As the global e-commerce market surged significantly during the pandemic, the Middle East-North Africa (MENA) region has shown relative lagging behind other e-commerce markets by 18 percent. The reason is that Saudi Arabia and GCC e-commerce players face challenges regarding their product assortments availability, pushed further by the limited capability of the region's logistics players and lack of the necessary infrastructure to facilitate digital innovations.
However, Saudi Arabia possesses massive potentials for the e-commerce market to flourish. Through Vision 2030, the kingdom aims to transition the economy away from fossil-fuel production, encouraging retail players to leverage e-commerce to expand their businesses. As a result, the kingdom has seen over 60 percent increase in online sales annually across categories in recent years, with media, apparel, and footwear taking the largest market share.
Regardless, Saudi Arabia's e-commerce transactions only take up 6 percent of the total retail sales in 2020. In contrast, other mature markets such as the US and China's e-commerce transactions have taken at least 30 percent of the total sales during the pandemic.
Challenges that hinder Saudi Arabia's e-commerce industry rely on developing the telecommunications, internet, regulatory framework, and financial services industries. Therefore, the government has recently launched supportive commerce laws to define the operations of adjacent services to enhance the kingdom's e-commerce values and improve the trustworthiness of the technology to the end consumers. The pandemic also plays a vital role in pushing brick-and-mortar stores to online presence.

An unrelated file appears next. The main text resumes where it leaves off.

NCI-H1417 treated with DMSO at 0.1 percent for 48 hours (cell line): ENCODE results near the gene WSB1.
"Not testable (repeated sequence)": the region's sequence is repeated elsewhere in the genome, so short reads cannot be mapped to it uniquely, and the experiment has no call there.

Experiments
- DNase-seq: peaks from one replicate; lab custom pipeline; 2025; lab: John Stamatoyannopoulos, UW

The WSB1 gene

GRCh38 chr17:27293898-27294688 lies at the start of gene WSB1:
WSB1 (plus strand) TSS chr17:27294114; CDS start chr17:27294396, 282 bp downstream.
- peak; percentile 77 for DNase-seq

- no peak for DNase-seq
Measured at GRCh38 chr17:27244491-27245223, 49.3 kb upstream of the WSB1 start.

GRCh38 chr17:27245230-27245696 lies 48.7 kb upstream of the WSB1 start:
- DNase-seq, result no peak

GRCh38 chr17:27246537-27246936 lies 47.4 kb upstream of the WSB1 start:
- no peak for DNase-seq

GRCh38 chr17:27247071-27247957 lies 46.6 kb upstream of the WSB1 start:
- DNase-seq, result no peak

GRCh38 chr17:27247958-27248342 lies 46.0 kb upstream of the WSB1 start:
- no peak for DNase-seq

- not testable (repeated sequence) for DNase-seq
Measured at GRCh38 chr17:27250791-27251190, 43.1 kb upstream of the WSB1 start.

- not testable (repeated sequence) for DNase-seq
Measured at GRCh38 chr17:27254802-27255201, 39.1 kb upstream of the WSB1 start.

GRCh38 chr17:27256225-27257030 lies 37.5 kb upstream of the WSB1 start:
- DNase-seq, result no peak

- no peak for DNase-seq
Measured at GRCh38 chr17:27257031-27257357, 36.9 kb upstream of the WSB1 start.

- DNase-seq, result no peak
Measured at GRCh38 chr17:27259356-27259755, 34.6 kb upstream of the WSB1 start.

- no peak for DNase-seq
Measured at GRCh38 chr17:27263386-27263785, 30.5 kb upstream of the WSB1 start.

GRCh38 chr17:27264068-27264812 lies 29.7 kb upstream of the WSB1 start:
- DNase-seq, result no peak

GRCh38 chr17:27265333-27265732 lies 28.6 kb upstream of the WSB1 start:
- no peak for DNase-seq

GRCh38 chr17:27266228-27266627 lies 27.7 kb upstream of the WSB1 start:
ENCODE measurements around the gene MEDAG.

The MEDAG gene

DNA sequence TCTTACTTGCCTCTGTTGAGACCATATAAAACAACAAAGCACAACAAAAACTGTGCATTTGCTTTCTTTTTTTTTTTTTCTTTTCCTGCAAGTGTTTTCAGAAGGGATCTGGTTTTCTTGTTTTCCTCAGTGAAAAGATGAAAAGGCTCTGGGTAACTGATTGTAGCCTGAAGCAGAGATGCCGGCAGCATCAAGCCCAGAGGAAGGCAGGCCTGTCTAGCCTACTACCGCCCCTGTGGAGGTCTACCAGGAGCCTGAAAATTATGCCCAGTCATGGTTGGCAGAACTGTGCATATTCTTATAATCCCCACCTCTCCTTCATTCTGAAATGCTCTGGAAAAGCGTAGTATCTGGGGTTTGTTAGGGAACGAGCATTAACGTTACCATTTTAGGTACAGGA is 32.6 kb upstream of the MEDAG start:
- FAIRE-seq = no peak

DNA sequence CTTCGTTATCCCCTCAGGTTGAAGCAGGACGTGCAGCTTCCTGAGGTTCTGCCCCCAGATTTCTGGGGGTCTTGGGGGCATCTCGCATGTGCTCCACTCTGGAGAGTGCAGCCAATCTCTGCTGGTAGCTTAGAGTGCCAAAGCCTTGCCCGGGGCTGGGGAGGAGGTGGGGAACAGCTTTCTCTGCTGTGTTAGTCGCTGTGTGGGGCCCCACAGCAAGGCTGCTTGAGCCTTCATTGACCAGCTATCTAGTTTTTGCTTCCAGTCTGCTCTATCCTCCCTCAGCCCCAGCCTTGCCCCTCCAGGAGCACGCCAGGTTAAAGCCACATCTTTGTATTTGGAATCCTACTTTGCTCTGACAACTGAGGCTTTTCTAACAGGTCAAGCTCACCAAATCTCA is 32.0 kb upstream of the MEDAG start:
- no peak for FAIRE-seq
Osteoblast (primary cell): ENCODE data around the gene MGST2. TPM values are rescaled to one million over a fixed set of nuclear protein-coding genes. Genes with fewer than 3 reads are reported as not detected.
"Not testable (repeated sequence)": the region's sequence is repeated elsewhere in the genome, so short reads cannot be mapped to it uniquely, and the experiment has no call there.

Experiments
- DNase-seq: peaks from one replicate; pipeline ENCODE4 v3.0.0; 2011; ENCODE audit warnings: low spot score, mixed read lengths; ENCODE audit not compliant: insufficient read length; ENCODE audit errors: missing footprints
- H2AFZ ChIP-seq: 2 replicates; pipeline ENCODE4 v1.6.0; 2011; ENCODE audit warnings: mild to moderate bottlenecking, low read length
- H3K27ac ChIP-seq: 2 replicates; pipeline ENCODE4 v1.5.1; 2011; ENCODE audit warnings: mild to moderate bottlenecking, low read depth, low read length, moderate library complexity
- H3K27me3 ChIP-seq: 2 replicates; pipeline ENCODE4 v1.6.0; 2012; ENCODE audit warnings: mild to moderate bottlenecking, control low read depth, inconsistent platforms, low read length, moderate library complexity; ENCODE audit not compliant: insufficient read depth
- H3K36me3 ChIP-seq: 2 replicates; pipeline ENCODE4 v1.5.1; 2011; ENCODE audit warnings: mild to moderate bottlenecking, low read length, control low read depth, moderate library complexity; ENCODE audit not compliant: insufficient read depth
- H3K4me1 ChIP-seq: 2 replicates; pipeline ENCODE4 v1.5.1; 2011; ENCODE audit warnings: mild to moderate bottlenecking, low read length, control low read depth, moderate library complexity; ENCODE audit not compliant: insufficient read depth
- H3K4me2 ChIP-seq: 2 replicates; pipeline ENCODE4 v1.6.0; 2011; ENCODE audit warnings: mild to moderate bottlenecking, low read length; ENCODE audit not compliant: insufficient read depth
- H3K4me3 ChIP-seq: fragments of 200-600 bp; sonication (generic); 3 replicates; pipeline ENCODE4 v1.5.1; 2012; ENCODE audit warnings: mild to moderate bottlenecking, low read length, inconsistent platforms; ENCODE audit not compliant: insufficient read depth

Other aspects that Saudi Arabia must further develop include raising the level of internet security, increasing postal reliability, and transitioning the bankable population to non-cash payments. The enhancement of server security and postal reliability would act as the e-commerce infrastructure, requiring investments and public-private partnerships to take part in building the ICT readiness. On the other hand, shifting the bankable population's cash preference towards non-cash methods is mainly a cultural concern.
Albeit resolving Saudi Arabia's e-commerce market challenges require multilayered approaches, the sector expects to drive economic growth by recording a transaction value of USD 2 billion by 2025. The optimist view of Saudi Arabia's e-commerce market is due to the kingdom's strategic position as one of the leading regional e-commerce hubs, offering expansion opportunities and leading to substantial job creations from the region and beyond.
The impact of e-commerce on Saudi Arabia's job creation can be seen from Amazon's recent decision to open 3,400 new jobs in the kingdom, primarily on the technological, creative, and entrepreneurial segments. The decision has resulted in Saudi Arabian residents accounting for over 60 percent of the total Amazon's permanent workforce. In addition, the region's leading digital player, Noon, has provided approximately 8.000 jobs for Saudis since its inception.
As the global driving force of the retail industry, Saudi Arabia needs to double down on building the region's e-commerce strength. The right set of governmental approaches can further advance the required infrastructure and gradually shift consumer habits to allow local players to expand their visibility from brick-and-mortar to online, contributing to the journey of turning Saudi Arabia to become the MENA's digital powerhouse.